This scene can only have been a couple of years old when Garfitt fell into it; yet even as they were busily fitting their lives into entirely new forms, they were adepts in their own traditions, the deep-worn grooves that didn’t exist yesterday, the inflexible new hierarchies of cool. In Oxford in 1964 it was the romance of the junkie (‘junkies were suicides, which gave them a certain glamour’), of anyone ‘on the road’, of anarchists, of working men (‘there was a scarf loosely tied in the neck of his open shirt, the look we all had of an Edwardian navvy’). New patterns can feel as inevitable as if they reach back into the ages. Novels bored him – ‘anything to lift me out of Daniel Deronda’ – and he restored himself by dipping into Agenda, George Barker.
Studying poetry spilled over naturally into writing it: Garfitt went to informal workshops with John Wain and Peter Levi, heard Ted Hughes read at the Poetry Society. Coghill read his poems, but wasn’t very enthusiastic; Peter Jay took a photo of him in a green silk smoking jacket looking ‘just like Rupert Brooke!’; he talked about jazz with Robert Graves and about Keith Douglas with Edmund Blunden, the new professor of poetry. Poetry was both companionship and competition: ‘My own poems sounded hit-and-miss beside those of John Birtwhistle, who came up in my third year and stunned everyone at the very first workshop.’ Depending on how mean-spiritedly you read all this, it was either a boys’ club passing on power, or a fertilising moment for English verse.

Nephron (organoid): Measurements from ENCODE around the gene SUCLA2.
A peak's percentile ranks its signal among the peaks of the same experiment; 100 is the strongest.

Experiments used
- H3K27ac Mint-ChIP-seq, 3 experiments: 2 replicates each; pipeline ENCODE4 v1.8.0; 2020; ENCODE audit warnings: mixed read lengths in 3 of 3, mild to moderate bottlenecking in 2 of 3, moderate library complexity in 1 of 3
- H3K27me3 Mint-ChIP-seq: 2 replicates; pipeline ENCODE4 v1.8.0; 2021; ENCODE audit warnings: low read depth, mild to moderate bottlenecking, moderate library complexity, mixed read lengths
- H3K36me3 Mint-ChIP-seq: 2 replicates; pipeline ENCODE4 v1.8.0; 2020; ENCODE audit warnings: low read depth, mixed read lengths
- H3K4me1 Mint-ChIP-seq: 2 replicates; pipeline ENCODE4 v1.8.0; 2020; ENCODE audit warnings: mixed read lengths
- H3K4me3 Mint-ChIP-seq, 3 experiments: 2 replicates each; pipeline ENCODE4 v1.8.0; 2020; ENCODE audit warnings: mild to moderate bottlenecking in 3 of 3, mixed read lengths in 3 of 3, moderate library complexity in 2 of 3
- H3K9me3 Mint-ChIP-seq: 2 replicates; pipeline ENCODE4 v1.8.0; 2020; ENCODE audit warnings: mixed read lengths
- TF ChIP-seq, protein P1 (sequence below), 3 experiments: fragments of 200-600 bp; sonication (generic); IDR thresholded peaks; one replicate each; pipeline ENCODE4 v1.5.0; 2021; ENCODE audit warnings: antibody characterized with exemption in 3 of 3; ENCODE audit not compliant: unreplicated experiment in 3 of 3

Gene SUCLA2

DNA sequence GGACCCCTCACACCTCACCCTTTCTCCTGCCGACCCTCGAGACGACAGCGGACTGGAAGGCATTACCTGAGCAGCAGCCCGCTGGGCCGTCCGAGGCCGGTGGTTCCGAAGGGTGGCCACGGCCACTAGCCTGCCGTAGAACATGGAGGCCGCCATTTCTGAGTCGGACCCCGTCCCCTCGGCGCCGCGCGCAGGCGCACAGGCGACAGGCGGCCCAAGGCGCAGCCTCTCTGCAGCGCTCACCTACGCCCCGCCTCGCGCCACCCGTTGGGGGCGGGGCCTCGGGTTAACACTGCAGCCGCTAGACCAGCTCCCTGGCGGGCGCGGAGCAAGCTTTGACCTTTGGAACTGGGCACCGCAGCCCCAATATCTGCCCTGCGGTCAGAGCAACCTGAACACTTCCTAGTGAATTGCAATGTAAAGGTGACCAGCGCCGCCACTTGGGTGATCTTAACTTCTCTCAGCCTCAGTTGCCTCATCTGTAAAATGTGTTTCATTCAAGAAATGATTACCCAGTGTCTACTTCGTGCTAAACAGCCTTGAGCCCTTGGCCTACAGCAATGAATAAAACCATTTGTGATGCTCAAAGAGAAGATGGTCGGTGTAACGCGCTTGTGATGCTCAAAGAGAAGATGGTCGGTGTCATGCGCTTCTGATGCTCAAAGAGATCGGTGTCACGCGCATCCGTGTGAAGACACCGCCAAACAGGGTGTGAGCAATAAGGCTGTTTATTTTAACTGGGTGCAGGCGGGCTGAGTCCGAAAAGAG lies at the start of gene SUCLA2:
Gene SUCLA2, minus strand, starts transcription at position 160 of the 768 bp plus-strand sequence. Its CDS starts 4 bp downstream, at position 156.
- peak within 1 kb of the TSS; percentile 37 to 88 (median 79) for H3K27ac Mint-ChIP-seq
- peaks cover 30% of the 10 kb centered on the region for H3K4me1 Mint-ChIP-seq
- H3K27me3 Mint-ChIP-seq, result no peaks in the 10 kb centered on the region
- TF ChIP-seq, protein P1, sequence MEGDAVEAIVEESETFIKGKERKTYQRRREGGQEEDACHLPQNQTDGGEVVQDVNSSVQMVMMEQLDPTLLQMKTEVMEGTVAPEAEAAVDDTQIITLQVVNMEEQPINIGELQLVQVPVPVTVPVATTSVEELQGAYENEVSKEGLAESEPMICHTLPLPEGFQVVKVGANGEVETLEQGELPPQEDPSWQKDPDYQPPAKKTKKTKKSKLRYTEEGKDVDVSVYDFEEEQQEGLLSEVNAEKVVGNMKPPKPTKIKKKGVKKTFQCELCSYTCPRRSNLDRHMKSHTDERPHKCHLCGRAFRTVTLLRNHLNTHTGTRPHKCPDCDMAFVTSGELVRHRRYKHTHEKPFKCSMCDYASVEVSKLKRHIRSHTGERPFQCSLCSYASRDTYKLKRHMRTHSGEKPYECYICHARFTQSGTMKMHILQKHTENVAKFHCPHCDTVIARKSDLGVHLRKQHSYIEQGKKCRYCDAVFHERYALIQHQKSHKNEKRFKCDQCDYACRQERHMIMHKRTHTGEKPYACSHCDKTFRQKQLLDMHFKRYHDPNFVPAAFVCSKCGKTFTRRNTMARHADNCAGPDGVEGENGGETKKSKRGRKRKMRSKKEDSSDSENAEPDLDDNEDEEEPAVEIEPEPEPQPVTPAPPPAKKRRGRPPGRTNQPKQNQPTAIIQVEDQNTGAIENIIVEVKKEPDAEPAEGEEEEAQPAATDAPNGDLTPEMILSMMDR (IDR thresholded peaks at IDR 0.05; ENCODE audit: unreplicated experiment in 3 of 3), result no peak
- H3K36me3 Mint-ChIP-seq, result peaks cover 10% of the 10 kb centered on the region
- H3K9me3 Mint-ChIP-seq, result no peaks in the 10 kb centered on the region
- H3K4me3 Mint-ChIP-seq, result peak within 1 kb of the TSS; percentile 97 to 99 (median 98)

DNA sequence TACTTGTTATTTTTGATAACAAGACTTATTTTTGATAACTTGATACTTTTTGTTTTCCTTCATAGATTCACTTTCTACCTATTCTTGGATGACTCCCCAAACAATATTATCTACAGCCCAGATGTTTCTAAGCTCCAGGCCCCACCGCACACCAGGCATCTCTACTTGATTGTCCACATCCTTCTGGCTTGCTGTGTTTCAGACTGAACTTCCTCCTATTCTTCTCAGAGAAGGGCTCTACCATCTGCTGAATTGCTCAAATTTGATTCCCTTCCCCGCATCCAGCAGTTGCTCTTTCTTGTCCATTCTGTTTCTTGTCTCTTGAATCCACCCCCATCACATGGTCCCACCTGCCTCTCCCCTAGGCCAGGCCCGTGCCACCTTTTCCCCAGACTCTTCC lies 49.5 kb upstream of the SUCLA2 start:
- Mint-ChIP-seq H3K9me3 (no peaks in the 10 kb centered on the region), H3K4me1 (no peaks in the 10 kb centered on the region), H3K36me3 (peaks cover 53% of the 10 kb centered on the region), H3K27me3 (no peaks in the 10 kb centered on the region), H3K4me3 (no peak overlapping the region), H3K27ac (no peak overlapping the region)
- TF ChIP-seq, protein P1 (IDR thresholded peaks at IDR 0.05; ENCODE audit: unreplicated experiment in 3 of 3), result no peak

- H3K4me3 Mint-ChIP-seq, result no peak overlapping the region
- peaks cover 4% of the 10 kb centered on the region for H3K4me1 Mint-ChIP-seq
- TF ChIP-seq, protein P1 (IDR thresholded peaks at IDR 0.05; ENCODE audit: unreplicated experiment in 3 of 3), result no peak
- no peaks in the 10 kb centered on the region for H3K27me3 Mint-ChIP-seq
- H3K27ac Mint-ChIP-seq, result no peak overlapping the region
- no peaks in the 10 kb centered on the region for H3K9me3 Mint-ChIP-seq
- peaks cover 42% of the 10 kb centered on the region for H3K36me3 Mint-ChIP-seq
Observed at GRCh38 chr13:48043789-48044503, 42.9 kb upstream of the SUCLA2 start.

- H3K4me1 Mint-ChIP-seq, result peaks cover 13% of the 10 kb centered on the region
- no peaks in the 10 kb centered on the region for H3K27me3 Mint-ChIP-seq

This isn’t a book to read in a mean spirit – it’s not offered in one, the writing’s too exuberant and unguarded, vividly conjuring the place and time; even the most ordinary memories are recouped with a poet’s specificity: ‘I remember … the electric kettle’s first, fugitive stir of sound, like a bush roused by the wind … waiting for the tea to steep … the colour would begin to rise, a lemon yellow darkening to gold. It held like a well-struck note.’ Its world isn’t fortified with protective ironies, but offered up disarmingly, complete with the strangest twist of that particular cultural moment – how comfortably all these bohemian excesses seemed to coexist with Oxford life. It’s not only the overlap between the academic and poetry worlds, and the way that mapped onto a whole sociology in which student excesses were part of a ritualised class initiation (a detective sergeant questioning Garfitt over dealing hash reproached him mildly: ‘We don’t like to see a young gentleman like yourself getting caught up in all this’). Late in the story – by which time Garfitt has spent months in a locked ward of a psychiatric hospital, been arrested by the Drug Squad, contemplated ‘life on the run’, and presumably left the quiet rhythms of undergraduate study far behind – Merton, his college, decreed that while he would be allowed to sit Finals, he would not be allowed to take his degree and his ‘name would be struck from the rolls of the college.’ It was this last that really appalled him: ‘to have my name struck from the rolls of the college! As freshmen we had been taken up to the Savile Room to inscribe our names into a massive leather-bound book that lay open on the table. That was the moment when I felt myself entering into a history that went back to 1264.’ He kept having a dream in which he walked the upper rooms of some collegiate space, and the dons looked up at him kindly ‘as if I were returning from a long exile’.